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Author: Stephen King
Published: 1983
Review by: CL4 Kaysa

Christine was my first foray into Stephen King's world of darkness and horror. I don't know if I would classify this as my favourite, especially after reading "Needful Things", but it's one of the better ones The King has written.

Arnie Cunnigham and his new/old car named Christine are the main characters of the book, along with Arnie's best friend Dennis. Dennis was with Arnie the day that he bought Christine from Roland D. Leby. From that day, Dennis knew that buying that car was the worst thing Arnie had ever done.

Arnie changed in many ways after he bought the car. He started getting in fights with his parents. He even got in a fight at school, getting the kid expelled. He had a really bad complexion before he bought the car. Dennis noticed that Arnie's acne was starting to go away, so he complemented him on it by saying a joke. Arnie didn't like the joke very much at all. Arnie even got his first girl friend. All the guys at school couldn't believe she would go out with a dork like him.

All of sudden everyone who had made Arnie upset at one point start dying. All the police know is that a red car was involved and that these people have at one point gotten on Arnie's bad side.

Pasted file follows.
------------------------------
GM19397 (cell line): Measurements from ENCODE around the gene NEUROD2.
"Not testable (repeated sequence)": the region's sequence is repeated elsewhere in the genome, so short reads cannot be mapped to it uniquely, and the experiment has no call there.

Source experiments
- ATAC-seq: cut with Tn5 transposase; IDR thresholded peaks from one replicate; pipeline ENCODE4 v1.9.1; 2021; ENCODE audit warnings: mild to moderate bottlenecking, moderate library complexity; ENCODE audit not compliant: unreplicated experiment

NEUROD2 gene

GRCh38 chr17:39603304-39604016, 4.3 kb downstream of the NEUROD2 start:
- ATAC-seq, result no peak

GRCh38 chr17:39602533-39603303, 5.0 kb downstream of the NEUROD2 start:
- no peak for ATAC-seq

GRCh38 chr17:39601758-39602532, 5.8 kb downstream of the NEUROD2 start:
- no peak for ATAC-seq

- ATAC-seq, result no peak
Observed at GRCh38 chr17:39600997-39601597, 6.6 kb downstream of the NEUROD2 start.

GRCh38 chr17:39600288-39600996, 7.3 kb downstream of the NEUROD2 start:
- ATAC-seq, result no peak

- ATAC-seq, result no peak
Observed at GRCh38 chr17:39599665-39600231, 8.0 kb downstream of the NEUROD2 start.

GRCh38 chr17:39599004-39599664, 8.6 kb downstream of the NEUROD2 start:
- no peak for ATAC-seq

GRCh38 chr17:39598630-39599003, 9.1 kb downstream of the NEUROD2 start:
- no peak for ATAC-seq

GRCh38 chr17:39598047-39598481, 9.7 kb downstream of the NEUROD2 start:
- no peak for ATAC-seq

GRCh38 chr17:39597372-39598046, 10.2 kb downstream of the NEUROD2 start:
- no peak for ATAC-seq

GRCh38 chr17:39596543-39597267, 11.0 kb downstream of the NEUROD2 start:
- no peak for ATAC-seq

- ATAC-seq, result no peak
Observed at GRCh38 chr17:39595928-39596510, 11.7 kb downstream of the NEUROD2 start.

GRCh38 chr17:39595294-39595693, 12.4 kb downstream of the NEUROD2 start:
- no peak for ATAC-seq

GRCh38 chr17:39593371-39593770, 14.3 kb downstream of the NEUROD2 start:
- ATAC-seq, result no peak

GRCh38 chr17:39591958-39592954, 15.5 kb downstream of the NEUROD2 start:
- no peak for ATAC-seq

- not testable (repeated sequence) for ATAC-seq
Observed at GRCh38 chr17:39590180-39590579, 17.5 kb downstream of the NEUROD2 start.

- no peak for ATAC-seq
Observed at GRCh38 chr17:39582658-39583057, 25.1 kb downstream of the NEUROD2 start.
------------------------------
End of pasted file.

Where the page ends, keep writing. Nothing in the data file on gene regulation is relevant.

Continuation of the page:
This is one of the better horror stories I've read, and I read a lot of horror novels as you can tell. Stephen King takes the classic American scenario, a boy and his car, and warps it into a horror story. The plot is much better than what you would think of it (yay, a psycho car.. scary!). Although it gets a little stretched out in the middle, it's pretty consistent in the story telling.

The characters in Christine are real people, they're the kind of people you know in real life. So that's what is another thing that makes this story so good. You can imagine it happening to you or your friends.

The only complaint I have is that it is inconsistent in the story telling. For two thirds of the book, it is written in first person, while in the middle it's not. If Mr. King kept on the style of first person it would make this book great.